This week, as I was looking up mass times for the feast of our lady of Guadalupe, I stumbled across this address: 785 W. Sahuaro Street, Tucson, AZ 85713.
It was the address of a capilla, or chapel, of St. Ignatius of Loyola. that night, after work, i drove to the capilla, which was adorned with flowers and portraits of La Virgen. unfortunately when I arrived, they were locking up the folding gates placed at the entrances of the capilla. I promised to return.
the capilla is in the heart of Old Pascua and on the grounds of the Old Pascua neighborhood center.
It shouldn't be surprising that the Yaqui community has a capilla dedicated to San Ignacio.
A brief history lesson: the first known Europeans to wander the southwest were Alvaro Nunez Cabeza de Vaca and three others, shipwreck survivors from a Spanish expedition in 1528. One of Cabeza de Vaca's companions, Esteban the Moor, as he is called, later led the Franciscan Missionary Fray Marcos into the Southwest. Marcos' reports led to the Coronado Expedition of 1540, which was the first major European excursion into the Southwest. Disappointed that there were no obvious resources to appropriate, Spaniards left the area and its inhabitants alone (well, lets just say they didn't rape, pillage and decimate, like they did in Mexico, Central and South America) for nearly a century, until mineral wealth was discovered and mines created in Sonora. the new found source of wealth prompted a Jesuit mission in1686, which was lead by Father Esubio Francisco Kino, who is buried in Magdalena de Kino, south of Nogales, Sonora. The Jesuits helped the Spaniard government colonize the area until 1767, when the Jesuits were expelled from the new world by the Spaniards.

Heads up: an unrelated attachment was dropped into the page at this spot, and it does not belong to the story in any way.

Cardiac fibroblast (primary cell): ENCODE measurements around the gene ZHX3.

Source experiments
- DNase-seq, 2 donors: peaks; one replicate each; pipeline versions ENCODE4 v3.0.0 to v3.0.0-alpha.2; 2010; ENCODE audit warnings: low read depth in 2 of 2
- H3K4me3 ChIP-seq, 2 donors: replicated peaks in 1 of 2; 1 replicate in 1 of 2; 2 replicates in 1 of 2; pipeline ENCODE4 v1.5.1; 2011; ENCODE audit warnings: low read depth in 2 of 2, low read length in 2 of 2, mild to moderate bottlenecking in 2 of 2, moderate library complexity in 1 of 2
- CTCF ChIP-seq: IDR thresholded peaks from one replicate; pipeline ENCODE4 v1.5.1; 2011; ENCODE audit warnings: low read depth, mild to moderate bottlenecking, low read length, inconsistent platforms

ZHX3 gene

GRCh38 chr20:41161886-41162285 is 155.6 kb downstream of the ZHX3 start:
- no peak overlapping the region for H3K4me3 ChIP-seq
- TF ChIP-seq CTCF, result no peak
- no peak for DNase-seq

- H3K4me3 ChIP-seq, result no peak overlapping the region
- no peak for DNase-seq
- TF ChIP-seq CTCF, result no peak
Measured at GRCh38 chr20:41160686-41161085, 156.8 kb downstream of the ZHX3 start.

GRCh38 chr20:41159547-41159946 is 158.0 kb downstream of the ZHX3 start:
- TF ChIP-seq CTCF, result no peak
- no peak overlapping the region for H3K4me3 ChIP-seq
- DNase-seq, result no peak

The effect of the Jesuit missions were long lasting, physically evident by the missions that dot the Sonoran landscape and metaphysical, by allowing the Yaqui to mix their own religious practices with Catholicism. Pascua ceremonies, and I'm extremely simplifying things here, are an amazing mix of the two.